Internal applications of arnica can result in stomach irritation and digestive problems if used too long. Throat irritation and mouth ulcers can also result, especially when arnica is used at a higher dosage than recommended. Other possible side effects include vomiting, diarrhea and even organ failure.

NEVER use arnica creams or gels around the eyes or mouth areas.

arnica applications

Reasons to Use

The best use of arnica is in its topical form to help alleviate sore muscles and bruising. It also has dramatic and demonstrable effects in the time period immediately after injury occurs, helping to cut down on symptoms of pain and strain in dogs.

As with all of the herbal treatments we’ve been discussing, you should monitor your dog’s reactions to arnica in any of its forms.  When using arnica for dogs, don’t overuse it and always follow any written instructions to ensure your best friend’s safety and well-being.

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Showing 136 comments
  • Debbie
    Reply

    I own a Rottweiler who is 13 years old. Recently she has been shaking her head and developed a hematoma in her right ear. I had her to the vet and said she had an ear infection which he cleaned and she is now wearing an e collar so she won’t hit her head against a hard substance even though she is still shaking her head but less frequently. I came across your website and see that Arnica may be recommended to use. I found it in a health store in a cream, gel and I believe in a tablet but not in pellet form. Would it be okay to use both the gel and pills at the same time or one or the other would be best to start with? If I were to use the pills would it be okay to put it in her food whole or mashed? Thanks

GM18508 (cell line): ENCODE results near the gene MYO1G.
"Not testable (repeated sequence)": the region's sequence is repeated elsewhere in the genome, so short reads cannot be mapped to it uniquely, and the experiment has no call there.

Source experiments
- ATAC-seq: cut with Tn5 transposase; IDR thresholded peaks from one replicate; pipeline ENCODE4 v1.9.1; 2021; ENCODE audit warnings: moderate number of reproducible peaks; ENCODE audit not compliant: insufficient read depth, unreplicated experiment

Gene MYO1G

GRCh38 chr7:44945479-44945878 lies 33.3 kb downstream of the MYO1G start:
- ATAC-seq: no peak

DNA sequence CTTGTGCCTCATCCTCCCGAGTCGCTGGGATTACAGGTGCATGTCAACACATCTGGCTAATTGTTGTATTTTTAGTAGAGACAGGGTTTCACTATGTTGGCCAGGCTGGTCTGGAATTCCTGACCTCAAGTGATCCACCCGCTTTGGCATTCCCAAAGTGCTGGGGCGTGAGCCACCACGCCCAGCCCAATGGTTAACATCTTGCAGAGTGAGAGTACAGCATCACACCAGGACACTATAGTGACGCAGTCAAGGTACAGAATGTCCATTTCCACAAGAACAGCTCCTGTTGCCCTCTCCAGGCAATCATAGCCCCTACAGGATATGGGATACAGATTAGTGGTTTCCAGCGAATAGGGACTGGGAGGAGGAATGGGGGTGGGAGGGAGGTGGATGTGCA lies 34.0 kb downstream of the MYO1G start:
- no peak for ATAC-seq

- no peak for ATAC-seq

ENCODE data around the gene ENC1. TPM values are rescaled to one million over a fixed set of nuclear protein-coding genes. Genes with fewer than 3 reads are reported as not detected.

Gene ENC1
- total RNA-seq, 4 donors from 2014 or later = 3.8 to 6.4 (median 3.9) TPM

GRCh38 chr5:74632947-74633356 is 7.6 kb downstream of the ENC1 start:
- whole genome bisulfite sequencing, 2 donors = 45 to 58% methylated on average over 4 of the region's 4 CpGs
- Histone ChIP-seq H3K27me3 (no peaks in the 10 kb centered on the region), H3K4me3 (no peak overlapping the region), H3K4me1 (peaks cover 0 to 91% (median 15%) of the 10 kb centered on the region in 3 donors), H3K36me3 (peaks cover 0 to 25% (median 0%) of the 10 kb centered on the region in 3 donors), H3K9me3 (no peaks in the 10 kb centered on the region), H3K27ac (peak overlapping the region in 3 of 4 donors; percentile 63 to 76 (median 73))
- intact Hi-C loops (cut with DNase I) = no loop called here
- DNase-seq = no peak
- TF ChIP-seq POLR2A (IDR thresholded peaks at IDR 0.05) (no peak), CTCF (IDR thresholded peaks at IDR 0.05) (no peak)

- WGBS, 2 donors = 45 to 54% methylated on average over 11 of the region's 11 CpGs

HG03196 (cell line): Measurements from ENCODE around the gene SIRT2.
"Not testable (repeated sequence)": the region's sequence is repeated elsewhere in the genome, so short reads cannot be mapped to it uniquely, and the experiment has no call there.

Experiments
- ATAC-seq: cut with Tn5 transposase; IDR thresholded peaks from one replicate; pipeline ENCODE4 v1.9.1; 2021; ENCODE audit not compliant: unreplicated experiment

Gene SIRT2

• yourolddog
      Reply

      Hi Debbie:

      The product I always recommend to my readers with regards to an ear infection is to use Zymox. A hematoma will heal naturally if you stop the dog from shaking the head. The hematoma will wrinkle up and the ear will look a little deformed, but it will heal. However, you have to heal the ear infection in order to heal the hematoma and Zymox can help with that.

      Arnica is more for pain. You can certainly use Arnica to help her with pain. I would use the pellets and the Zymox. Arnica and all homeopathic pellets are very, very tiny Debbie and you’re supposed to use the lid of the container to place the amount you need inside the lid (turn the container upside down and rotate the lid so that the pellets empty into the lid) and then place them in your dog’s mouth without touching them.